17 September 20101 Corinthians 15:12-20
"Now if Christ is proclaimed as raised from the dead, how can some of you say there is no resurrection of the dead?" (v.12)
Imagine this letter (like all Paul's letters) being read to a
congregation gathered for worship. Now Paul turns to the second
ground of his faith in the risen Christ: personal experience. (The
first was 'infallible proofs' mentioned in yesterday's reading.) This too, of course, is
testimony, but it is the testimony of one who was not there at the
time, and yet who is absolutely certain about his own
So it connects the people who are listening to the reading with the people who were eyewitnesses of the Resurrection. Paul is saying, in effect, that testimony can be trusted if it comes not just from eyewitnesses of a past event, but also from people (like Paul himself) who, though not an eyewitness, have come to share in the same profound experience. Implicitly Paul is inviting those folk gathered in Corinth to share in that experience for themselves, to know the risen Jesus as he has done.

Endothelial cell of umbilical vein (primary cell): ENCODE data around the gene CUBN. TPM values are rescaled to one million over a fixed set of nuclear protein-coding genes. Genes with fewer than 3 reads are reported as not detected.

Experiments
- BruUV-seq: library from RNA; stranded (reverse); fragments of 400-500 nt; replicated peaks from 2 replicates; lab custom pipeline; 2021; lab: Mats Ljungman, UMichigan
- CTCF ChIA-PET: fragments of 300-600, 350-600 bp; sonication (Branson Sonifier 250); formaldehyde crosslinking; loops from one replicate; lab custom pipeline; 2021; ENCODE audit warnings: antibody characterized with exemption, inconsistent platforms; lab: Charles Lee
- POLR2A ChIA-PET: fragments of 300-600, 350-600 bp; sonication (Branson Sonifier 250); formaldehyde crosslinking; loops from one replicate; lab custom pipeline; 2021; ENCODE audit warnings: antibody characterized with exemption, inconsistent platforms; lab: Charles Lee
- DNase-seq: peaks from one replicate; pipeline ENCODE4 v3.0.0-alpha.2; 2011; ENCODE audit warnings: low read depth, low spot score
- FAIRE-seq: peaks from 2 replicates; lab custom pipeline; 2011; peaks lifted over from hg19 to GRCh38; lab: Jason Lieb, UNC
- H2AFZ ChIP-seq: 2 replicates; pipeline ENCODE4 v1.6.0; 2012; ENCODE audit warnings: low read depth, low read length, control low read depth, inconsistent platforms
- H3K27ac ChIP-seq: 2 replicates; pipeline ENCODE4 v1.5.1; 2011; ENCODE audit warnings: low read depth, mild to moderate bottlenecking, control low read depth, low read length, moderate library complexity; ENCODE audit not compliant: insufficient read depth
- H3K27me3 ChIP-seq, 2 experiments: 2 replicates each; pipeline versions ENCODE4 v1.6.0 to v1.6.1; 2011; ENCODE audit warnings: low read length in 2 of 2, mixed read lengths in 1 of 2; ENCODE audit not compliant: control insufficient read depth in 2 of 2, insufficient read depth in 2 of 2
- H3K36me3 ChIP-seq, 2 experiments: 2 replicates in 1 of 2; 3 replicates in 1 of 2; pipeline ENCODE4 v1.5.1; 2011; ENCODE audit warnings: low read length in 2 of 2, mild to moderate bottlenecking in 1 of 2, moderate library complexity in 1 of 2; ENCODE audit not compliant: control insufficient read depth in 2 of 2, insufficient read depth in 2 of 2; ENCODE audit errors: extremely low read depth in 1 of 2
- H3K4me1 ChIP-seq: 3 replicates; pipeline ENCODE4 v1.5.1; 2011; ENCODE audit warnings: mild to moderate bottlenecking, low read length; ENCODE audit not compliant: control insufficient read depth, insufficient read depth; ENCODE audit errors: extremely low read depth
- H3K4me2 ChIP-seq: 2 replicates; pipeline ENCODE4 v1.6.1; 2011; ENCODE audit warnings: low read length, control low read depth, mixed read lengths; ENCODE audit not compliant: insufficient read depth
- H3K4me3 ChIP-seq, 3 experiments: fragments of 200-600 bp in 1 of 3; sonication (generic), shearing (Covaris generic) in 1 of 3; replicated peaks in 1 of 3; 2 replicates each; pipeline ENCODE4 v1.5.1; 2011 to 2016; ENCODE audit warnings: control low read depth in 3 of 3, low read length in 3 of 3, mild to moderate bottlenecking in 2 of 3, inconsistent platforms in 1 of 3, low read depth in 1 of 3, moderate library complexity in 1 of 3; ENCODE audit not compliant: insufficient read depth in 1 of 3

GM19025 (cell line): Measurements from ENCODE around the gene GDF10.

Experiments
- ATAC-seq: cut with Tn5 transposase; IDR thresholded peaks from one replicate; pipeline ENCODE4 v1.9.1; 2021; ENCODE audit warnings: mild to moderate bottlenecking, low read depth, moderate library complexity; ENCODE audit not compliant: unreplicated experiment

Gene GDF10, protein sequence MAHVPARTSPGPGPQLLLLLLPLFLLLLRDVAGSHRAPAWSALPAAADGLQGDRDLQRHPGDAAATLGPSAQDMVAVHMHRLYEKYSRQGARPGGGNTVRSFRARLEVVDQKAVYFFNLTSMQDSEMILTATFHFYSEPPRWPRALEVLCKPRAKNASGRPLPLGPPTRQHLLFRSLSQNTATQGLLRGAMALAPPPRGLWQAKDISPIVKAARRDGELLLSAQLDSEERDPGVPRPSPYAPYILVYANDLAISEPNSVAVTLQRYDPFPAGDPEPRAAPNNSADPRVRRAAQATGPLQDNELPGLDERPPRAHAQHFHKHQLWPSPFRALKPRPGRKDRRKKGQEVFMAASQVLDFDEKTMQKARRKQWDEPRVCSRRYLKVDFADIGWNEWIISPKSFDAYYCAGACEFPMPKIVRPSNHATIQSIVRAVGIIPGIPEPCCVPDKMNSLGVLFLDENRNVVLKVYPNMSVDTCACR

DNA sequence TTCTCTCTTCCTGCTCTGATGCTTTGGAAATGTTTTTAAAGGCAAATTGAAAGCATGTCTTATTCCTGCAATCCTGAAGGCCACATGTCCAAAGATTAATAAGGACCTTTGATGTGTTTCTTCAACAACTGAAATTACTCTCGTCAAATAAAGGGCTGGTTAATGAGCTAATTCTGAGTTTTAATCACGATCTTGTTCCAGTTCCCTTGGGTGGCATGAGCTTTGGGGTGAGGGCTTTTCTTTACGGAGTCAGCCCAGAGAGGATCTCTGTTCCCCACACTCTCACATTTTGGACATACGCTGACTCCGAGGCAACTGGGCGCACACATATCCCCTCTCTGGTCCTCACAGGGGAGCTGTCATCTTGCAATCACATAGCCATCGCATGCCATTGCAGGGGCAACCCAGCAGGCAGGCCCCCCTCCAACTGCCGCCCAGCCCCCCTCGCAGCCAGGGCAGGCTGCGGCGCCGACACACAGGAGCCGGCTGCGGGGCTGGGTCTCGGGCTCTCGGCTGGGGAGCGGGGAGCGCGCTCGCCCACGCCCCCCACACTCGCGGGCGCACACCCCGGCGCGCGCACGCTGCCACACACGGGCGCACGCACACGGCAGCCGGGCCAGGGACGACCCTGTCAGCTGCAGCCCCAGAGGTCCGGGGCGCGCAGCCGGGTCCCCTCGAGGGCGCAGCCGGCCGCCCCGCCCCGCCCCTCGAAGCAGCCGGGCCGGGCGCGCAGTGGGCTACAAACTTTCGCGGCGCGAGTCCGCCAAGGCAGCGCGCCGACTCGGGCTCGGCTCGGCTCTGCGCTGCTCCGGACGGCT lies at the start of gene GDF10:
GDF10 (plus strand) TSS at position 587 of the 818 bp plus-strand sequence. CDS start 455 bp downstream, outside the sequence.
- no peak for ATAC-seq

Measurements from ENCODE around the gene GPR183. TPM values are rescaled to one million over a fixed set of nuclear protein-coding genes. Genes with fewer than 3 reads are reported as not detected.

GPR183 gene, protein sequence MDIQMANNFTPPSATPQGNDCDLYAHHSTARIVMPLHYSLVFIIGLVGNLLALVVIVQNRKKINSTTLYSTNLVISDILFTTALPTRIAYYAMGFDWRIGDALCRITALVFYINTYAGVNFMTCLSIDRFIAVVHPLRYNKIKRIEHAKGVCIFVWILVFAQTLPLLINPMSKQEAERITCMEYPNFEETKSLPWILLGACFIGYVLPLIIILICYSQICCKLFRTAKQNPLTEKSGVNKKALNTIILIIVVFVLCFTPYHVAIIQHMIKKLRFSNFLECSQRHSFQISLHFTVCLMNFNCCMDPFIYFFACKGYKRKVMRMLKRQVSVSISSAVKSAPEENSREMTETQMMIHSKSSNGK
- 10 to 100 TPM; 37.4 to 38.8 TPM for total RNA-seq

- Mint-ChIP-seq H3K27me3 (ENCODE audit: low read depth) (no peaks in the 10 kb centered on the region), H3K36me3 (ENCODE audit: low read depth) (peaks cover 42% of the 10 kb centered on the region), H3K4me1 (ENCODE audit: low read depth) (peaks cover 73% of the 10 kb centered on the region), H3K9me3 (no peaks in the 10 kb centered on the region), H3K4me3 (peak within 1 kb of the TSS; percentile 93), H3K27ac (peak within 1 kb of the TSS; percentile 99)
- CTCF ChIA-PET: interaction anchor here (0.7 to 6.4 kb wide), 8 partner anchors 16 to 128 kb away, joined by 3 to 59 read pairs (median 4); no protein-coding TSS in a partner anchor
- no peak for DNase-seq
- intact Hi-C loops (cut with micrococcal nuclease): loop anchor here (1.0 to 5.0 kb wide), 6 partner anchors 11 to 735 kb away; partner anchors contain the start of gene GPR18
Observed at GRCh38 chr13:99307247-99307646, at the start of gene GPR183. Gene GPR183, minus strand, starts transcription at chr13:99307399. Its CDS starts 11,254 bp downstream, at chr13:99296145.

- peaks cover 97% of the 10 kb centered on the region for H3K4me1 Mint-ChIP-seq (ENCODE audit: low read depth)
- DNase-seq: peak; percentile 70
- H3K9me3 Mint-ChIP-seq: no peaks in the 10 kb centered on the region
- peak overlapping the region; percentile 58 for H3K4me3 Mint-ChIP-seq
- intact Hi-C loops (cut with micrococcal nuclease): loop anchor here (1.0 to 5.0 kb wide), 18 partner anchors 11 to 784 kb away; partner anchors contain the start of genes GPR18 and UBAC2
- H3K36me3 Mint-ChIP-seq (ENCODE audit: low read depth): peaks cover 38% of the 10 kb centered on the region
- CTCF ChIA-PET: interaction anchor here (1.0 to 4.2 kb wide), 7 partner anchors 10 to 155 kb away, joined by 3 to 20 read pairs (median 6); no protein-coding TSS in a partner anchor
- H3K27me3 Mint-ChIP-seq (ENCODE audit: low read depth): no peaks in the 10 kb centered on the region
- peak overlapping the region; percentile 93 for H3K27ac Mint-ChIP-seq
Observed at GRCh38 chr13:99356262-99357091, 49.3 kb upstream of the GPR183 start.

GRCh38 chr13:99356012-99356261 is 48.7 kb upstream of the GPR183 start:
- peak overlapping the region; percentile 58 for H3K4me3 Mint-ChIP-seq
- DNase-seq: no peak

This is a challenge for every Christian today, and for every church congregation - to keep alive the sense, so dominant in the book of Acts, that at any time the risen Jesus, or the Holy Spirit which is his legacy, might spring a surprise. Often such a surprise came as an unheralded opportunity: we might think of Philip wandering in the southern desert after a bruising encounter, only to find a foreign diplomat reading the book of Isaiah and desperate for help in understanding it (Acts 8:26-40); or Peter having a dream about how God wanted to break through barriers of national identity, caste and creed, and then within hours facing a distraught officer of the Roman army (Acts 10:9-48).
Personal experience became shared good news.
From our vantage point in the 21st century we are perhaps closer to Paul than to Peter and the rest of the 12 disciples. Paul's experience can be ours too. Is it yours? How does Church help us and others in this - or doesn't it?